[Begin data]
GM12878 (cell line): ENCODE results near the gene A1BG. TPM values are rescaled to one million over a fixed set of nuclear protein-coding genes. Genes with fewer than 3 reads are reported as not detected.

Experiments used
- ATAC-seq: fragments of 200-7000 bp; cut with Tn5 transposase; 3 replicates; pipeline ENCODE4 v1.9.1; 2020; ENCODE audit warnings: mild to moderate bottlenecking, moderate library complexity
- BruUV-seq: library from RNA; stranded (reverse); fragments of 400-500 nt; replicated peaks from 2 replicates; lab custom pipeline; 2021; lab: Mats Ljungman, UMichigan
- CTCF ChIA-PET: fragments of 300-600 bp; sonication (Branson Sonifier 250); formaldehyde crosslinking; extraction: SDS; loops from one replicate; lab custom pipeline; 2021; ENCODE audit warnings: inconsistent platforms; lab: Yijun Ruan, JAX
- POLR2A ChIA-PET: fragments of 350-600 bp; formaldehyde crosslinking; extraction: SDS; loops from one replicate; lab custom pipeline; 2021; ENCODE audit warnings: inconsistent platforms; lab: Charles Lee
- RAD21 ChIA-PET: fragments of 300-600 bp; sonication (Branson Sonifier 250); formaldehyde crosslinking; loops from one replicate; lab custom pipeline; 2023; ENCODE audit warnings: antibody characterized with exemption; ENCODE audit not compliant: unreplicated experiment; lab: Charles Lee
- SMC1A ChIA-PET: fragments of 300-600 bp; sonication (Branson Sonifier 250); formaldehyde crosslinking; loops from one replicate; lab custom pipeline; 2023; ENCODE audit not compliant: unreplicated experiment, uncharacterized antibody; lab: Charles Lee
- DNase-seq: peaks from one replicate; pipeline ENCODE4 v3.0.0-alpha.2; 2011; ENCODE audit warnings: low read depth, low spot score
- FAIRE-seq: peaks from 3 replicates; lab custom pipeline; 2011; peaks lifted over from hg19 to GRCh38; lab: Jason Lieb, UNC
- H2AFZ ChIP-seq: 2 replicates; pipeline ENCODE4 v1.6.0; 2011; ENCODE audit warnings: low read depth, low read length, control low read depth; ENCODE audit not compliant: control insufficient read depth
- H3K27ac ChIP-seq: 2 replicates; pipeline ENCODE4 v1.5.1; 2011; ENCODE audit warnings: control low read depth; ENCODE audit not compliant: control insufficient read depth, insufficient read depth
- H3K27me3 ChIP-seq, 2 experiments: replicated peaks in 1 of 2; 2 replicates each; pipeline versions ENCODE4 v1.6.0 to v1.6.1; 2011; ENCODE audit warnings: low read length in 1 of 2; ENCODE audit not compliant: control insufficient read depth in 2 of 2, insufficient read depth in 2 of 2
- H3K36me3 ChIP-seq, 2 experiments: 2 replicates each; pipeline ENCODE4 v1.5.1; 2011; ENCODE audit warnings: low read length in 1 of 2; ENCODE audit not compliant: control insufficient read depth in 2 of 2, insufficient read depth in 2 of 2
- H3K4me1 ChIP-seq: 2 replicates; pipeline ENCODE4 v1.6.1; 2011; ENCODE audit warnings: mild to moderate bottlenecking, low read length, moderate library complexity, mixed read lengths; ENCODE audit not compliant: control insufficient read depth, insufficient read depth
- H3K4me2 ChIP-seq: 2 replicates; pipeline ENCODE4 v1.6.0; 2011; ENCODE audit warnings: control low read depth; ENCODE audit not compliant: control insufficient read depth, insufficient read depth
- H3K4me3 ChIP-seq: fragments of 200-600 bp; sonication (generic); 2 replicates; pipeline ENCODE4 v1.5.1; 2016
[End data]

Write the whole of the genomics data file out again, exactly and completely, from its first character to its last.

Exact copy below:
GM12878 (cell line): ENCODE results near the gene A1BG. TPM values are rescaled to one million over a fixed set of nuclear protein-coding genes. Genes with fewer than 3 reads are reported as not detected.

Experiments used
- ATAC-seq: fragments of 200-7000 bp; cut with Tn5 transposase; 3 replicates; pipeline ENCODE4 v1.9.1; 2020; ENCODE audit warnings: mild to moderate bottlenecking, moderate library complexity
- BruUV-seq: library from RNA; stranded (reverse); fragments of 400-500 nt; replicated peaks from 2 replicates; lab custom pipeline; 2021; lab: Mats Ljungman, UMichigan
- CTCF ChIA-PET: fragments of 300-600 bp; sonication (Branson Sonifier 250); formaldehyde crosslinking; extraction: SDS; loops from one replicate; lab custom pipeline; 2021; ENCODE audit warnings: inconsistent platforms; lab: Yijun Ruan, JAX
- POLR2A ChIA-PET: fragments of 350-600 bp; formaldehyde crosslinking; extraction: SDS; loops from one replicate; lab custom pipeline; 2021; ENCODE audit warnings: inconsistent platforms; lab: Charles Lee
- RAD21 ChIA-PET: fragments of 300-600 bp; sonication (Branson Sonifier 250); formaldehyde crosslinking; loops from one replicate; lab custom pipeline; 2023; ENCODE audit warnings: antibody characterized with exemption; ENCODE audit not compliant: unreplicated experiment; lab: Charles Lee
- SMC1A ChIA-PET: fragments of 300-600 bp; sonication (Branson Sonifier 250); formaldehyde crosslinking; loops from one replicate; lab custom pipeline; 2023; ENCODE audit not compliant: unreplicated experiment, uncharacterized antibody; lab: Charles Lee
- DNase-seq: peaks from one replicate; pipeline ENCODE4 v3.0.0-alpha.2; 2011; ENCODE audit warnings: low read depth, low spot score
- FAIRE-seq: peaks from 3 replicates; lab custom pipeline; 2011; peaks lifted over from hg19 to GRCh38; lab: Jason Lieb, UNC
- H2AFZ ChIP-seq: 2 replicates; pipeline ENCODE4 v1.6.0; 2011; ENCODE audit warnings: low read depth, low read length, control low read depth; ENCODE audit not compliant: control insufficient read depth
- H3K27ac ChIP-seq: 2 replicates; pipeline ENCODE4 v1.5.1; 2011; ENCODE audit warnings: control low read depth; ENCODE audit not compliant: control insufficient read depth, insufficient read depth
- H3K27me3 ChIP-seq, 2 experiments: replicated peaks in 1 of 2; 2 replicates each; pipeline versions ENCODE4 v1.6.0 to v1.6.1; 2011; ENCODE audit warnings: low read length in 1 of 2; ENCODE audit not compliant: control insufficient read depth in 2 of 2, insufficient read depth in 2 of 2
- H3K36me3 ChIP-seq, 2 experiments: 2 replicates each; pipeline ENCODE4 v1.5.1; 2011; ENCODE audit warnings: low read length in 1 of 2; ENCODE audit not compliant: control insufficient read depth in 2 of 2, insufficient read depth in 2 of 2
- H3K4me1 ChIP-seq: 2 replicates; pipeline ENCODE4 v1.6.1; 2011; ENCODE audit warnings: mild to moderate bottlenecking, low read length, moderate library complexity, mixed read lengths; ENCODE audit not compliant: control insufficient read depth, insufficient read depth
- H3K4me2 ChIP-seq: 2 replicates; pipeline ENCODE4 v1.6.0; 2011; ENCODE audit warnings: control low read depth; ENCODE audit not compliant: control insufficient read depth, insufficient read depth
- H3K4me3 ChIP-seq: fragments of 200-600 bp; sonication (generic); 2 replicates; pipeline ENCODE4 v1.5.1; 2016